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Wagon Train to the Stars

Originally published in January 1995

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Who or what might await us in the depths of space?

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In the original HyperCard stack, by clicking on the Balloon Icon above you’d see the following text...

Just exactly how will we make our very first colonization efforts of other solar systems?

Perhaps not with the bang of a warp drive engine, hurtling the equivalent of an aircraft carrier into the void, but rather with the soft rustle of a sail, that a child could easily puncture with a touch.

Star Trek style warp drives are not available to us today, and may not be available by the year 2400, either. But there will still be practical ways for us to escape the cradle of our solar system, much nearer to 2100 than 2400-- especially if we're willing to let our most vulnerable yet capable representatives lead the way-- our unborn children.

Human embryos (or even mere fertilized eggs!) are by far the best candidates for long distance colonization efforts in space. They weigh next to nothing in transport, can easily be suspended for years without undue harm, and can much more easily endure far higher G forces in accelerations and decelerations, than their full grown counterparts-- making them excellent star farers and colonizers.

Unburdened with previous experience of normal life, they will be able to adapt much more easily to the environment they discover themselves a part of, than any more mature humans could.

Near or at the very end of their journey, the embryos or eggs will be allowed to quicken. The resulting children will be raised and educated by automated systems, benefiting from the very best knowledge and techniques available for successful, well-rounded human maturation, with little or none of the problems common in less controlled conditions. The near-perfect genetic code of the children should help as well.

Here on our end the mission may look like this:

Multitudes of low mass cargo containers will be attached to enormous light sails. The light sails may not deploy until the expeditions are near the outer edges of our own system, with the craft initially depending on first and second stages consisting of nuclear propulsion and gravitic slingshot effects via the gas giants or sun, respectively, to build up velocity. Once outside our system, the light sails will deploy, receiving propulsion energy from powerful solar and/or fusion powered lasers installed on asteroids within our system, to help maintain or even add to the ultimate speed of the caravans.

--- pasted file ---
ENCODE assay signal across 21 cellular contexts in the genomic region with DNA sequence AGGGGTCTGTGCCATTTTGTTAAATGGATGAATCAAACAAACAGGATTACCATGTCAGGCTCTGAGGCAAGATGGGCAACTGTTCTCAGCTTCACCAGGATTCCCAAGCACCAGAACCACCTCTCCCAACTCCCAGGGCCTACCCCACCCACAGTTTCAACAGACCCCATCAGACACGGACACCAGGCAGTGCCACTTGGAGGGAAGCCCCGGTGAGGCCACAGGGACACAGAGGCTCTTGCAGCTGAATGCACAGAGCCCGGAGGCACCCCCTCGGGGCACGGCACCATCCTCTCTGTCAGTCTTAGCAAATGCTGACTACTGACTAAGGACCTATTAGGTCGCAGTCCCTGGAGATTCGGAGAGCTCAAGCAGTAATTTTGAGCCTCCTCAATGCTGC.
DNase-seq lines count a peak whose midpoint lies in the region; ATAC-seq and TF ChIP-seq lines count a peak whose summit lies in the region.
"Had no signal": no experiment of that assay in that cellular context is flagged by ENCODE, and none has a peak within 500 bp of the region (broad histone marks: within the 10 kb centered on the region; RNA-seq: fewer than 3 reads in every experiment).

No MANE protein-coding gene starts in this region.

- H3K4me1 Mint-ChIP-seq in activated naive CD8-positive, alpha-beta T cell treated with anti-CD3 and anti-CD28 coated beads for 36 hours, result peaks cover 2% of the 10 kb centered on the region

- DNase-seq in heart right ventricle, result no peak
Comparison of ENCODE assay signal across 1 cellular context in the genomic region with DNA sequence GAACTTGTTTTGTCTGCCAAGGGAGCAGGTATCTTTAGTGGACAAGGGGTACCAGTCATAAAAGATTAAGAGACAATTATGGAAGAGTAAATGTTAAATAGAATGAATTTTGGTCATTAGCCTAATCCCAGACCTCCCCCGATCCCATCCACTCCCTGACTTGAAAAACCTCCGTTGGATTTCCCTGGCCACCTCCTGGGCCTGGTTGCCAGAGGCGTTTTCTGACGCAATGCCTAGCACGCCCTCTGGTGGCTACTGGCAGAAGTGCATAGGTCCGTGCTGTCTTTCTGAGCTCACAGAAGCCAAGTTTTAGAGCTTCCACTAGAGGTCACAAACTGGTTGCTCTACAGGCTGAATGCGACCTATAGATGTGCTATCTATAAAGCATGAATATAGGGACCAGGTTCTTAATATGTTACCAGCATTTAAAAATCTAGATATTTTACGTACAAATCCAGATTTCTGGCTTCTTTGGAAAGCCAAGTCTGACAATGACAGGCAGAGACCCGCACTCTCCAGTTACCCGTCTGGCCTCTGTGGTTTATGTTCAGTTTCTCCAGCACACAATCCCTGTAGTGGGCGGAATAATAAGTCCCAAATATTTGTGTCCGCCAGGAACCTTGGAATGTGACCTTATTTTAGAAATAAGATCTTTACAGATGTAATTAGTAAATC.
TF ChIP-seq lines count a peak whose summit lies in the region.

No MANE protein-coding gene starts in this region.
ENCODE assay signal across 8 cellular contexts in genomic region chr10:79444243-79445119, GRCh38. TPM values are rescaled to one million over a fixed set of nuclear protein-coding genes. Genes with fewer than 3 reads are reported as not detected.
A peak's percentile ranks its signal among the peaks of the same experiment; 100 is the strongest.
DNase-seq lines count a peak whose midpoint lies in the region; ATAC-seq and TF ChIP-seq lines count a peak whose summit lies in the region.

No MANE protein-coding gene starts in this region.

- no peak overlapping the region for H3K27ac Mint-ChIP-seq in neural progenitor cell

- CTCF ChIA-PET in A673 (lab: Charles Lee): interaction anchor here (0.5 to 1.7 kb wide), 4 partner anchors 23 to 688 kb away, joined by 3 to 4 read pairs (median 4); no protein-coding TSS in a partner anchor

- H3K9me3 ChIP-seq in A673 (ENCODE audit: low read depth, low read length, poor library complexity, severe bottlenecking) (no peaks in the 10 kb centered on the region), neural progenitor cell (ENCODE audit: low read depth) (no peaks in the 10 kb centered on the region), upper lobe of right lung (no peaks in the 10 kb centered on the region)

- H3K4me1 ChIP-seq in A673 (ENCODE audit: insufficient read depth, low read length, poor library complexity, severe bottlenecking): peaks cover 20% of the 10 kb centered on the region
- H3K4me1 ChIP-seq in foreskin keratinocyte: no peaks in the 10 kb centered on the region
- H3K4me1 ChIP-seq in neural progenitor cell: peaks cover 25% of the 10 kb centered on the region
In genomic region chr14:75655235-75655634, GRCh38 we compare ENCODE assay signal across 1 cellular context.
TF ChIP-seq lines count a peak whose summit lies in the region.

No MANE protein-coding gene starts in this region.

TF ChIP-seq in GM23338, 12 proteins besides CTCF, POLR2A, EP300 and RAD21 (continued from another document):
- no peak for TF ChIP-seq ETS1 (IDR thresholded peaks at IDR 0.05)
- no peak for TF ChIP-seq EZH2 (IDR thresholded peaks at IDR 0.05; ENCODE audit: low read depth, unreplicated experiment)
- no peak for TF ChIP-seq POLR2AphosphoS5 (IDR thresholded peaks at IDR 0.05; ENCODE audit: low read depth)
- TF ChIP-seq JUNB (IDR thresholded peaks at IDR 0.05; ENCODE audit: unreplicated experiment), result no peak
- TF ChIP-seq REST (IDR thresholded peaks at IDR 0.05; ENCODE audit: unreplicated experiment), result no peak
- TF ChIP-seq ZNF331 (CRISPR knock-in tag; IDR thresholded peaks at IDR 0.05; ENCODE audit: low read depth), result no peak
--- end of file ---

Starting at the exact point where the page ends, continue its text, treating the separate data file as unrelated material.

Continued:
Each expedition will consist of several such trains, in order to keep individual masses low and accelerations high. These would be "seeding" expeditions, containing equipment and supplies suitable for self-sufficent, heavily automated colonies to establish themselves using local resources, over many years.

Organic resources would consist of the frozen human embryos spoken of above, as well as some supporting flora and fauna, all of which could be developed into full-blown animals and human colonists as local conditions allowed.

This strategy would allow massive accelerations of 20 to 60 Gs over long periods, as well as the greatest possible resource efficiency for the operation overall.

When might the first such expedition leave its construction moorings in orbit around the Earth, Moon, or Mars? By my own estimation, around 2150 to 2200-- or about the same time the first matter siphons in orbit around Uranus begin operation (We'll be using matter siphons with the gas giants to pump prodigious quantities of their atmosphere up into orbit, for use as fuel for spacecraft. Similar devices will be used on Earth well before then as cheap lifts for cargo and passengers out of the gravity well, pretty much dooming any possibility of the famed "Sky Hook" towers people have dreamed of for so long (towers standing so tall one could literally take an elevator from ground level to orbit). The subject of siphons and sky cycles will be covered in more depth in a later issue of FLUX.).
J.R. Mooneyham, January 1995•

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